Money manager Legg Mason Inc. said yesterday that it will leave its Light Street skyscraper for Baltimore's Harbor East when its lease expires in 2009 - a major boost for the accelerating expansion of downtown beyond the boundaries of the old central business district.
Legg expects to move nearly all of its roughly 1,000 Baltimore-area employees to a mixed-use complex that H&S Properties Development Corp. will build in the fast-developing Harbor East, a once-industrial area transformed in recent years into a cluster of upscale hotels, residences, offices and retail. The move will include 200 to 300 workers now based in Owings Mills as well as the 700 or so downtown.
The company said it has signed a 15-year agreement to lease up to 400,000 square feet, most of the 24-story office tower that H&S Properties is building. The complex will include a Four Seasons Hotel topped by condos and a 1,200-space parking garage under the twin buildings.
Legg plans to move its headquarters there in the summer of 2009, creating a major vacancy in its former home. Legg leases well over half of 100 Light Street, the tallest building in the city and a signature part of the downtown skyline. The building's owners and civic leaders are optimistic about finding new tenants when the time comes.
Yesterday's announcement was met with cheers by local officials and civic leaders, who are delighted that one of Baltimore's largest employers plans to stay in the city - and bring in more jobs. M.J. "Jay" Brodie, president of the Baltimore Development Corp., the city's economic development arm, said it is one of the most exciting economic development decisions in "a very long time."
"It just really confirmed that people see Baltimore as a thriving city with energy," said Mayor Sheila Dixon.
Said James W. Hirschmann III, the company's president and chief operating officer: "We had a serious preference to stay in the city from the outset, although we did have the option of relocating out to Owings Mills."
Legg changed its corporate bylaws recently to delete the requirement that its headquarters be located in Baltimore, creating the impression that it might leave.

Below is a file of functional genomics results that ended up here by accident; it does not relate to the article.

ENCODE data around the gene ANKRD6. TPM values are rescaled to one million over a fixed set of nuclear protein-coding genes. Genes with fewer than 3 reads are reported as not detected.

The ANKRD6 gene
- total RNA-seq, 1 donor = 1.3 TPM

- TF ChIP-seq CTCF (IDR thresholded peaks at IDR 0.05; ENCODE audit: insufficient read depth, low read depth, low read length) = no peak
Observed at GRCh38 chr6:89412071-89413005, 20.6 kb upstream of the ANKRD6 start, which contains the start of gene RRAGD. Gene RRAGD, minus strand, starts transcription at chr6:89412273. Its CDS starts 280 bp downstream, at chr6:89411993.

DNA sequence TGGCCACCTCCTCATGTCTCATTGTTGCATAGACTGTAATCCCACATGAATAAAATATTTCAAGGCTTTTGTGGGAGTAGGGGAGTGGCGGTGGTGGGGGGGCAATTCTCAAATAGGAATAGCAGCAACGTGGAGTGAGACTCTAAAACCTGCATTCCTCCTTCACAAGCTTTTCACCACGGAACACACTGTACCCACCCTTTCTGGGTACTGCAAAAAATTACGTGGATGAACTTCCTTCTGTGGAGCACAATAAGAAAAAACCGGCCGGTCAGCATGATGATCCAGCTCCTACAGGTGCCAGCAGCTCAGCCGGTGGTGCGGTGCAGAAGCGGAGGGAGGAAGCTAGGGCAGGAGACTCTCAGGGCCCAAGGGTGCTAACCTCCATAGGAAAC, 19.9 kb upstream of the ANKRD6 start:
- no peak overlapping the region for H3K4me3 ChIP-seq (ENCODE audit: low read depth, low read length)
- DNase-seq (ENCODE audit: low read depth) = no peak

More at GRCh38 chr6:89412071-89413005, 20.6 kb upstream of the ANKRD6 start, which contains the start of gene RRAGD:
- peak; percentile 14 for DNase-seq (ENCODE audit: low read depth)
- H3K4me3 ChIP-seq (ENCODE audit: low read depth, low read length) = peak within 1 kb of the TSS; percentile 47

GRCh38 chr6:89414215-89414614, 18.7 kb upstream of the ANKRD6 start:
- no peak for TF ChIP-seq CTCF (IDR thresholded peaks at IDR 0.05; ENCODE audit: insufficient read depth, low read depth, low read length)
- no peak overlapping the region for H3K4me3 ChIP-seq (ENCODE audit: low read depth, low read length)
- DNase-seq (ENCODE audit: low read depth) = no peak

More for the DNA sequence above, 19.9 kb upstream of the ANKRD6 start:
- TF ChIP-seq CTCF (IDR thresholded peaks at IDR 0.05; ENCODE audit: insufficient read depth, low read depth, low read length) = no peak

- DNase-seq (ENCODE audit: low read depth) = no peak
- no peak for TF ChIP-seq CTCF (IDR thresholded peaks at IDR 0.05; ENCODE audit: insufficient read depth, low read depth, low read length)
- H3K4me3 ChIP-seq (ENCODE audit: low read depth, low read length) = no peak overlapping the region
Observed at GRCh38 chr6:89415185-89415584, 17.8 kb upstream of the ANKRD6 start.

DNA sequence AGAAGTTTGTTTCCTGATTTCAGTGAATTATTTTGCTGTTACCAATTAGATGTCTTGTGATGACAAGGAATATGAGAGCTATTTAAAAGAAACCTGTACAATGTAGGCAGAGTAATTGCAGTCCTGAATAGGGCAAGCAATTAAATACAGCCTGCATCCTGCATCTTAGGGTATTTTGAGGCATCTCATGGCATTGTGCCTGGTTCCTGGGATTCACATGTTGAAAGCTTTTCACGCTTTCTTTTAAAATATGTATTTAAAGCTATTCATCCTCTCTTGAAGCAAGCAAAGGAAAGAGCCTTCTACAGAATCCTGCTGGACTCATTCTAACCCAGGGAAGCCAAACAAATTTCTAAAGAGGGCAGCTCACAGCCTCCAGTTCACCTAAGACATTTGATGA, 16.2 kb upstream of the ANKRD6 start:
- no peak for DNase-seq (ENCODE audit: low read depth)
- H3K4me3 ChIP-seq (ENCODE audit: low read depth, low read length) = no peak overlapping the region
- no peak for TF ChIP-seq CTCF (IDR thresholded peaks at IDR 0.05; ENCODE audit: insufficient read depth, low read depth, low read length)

Its move eastward marks a significant and symbolic shift for Baltimore. When Legg's current building on Light Street opened in 1973 as the then-USF&G Corp. headquarters, it was the first major private project in the development of the Inner Harbor - a sign that the old blue-collar waterfront really could be reimagined as a white-collar destination.
Now Legg will become the largest employer in the redeveloping Harbor East, joining businesses such as university operator Laureate Education Inc. and investment firm Brown Advisory.
"It's not your grandmother's downtown anymore," Brodie said. "You used to be able to say there was a rather small area called the financial district, and you used to be able to say, `Well, the Inner Harbor, that's at Light and Pratt and maybe a couple blocks in either direction.' So, that's clearly expanded. ... What happens to older buildings downtown then becomes another set of questions, but it's a good set of questions to have versus your downtown is static, not expanding, no new buildings."
The team handling Legg's building - H&S Properties and Struever Bros. Eccles & Rouse, the development manager - recently asked for "financial assistance" for the complex, Brodie said, but the city has not made a decision. He declined to be more specific about the request.
H&S Properties plans to break ground in March on the two-building, $550 million project, though the Legg building still must receive design approval from the city.
The Four Seasons Hotel is scheduled to open in early 2010, a half-year or so after the office tower - and much later than the developers originally planned. When the project was announced, they expected to begin construction in 2004.
The condominium component is also squishier than it once was, possibly because the market has weakened. The original plan was for 26 condos, but H&S Properties now declines to say how many there will be.
"It's going to be a project that people talk about around the world," said Michael S. Beatty, president of H&S Properties. "It's iconic architecture."
Speculation abounded in recent weeks that Legg would move from its front-and-center spot downtown. Talk was fueled not only by the bylaw change, but also by a long closed-door meeting of the Baltimore Development Corp.'s board that Brodie confirmed yesterday was about Legg.
City officials had originally wanted the company to stay put and hoped that a 10-story parking garage the tower's owners are developing would help. But company executives wanted newly built space.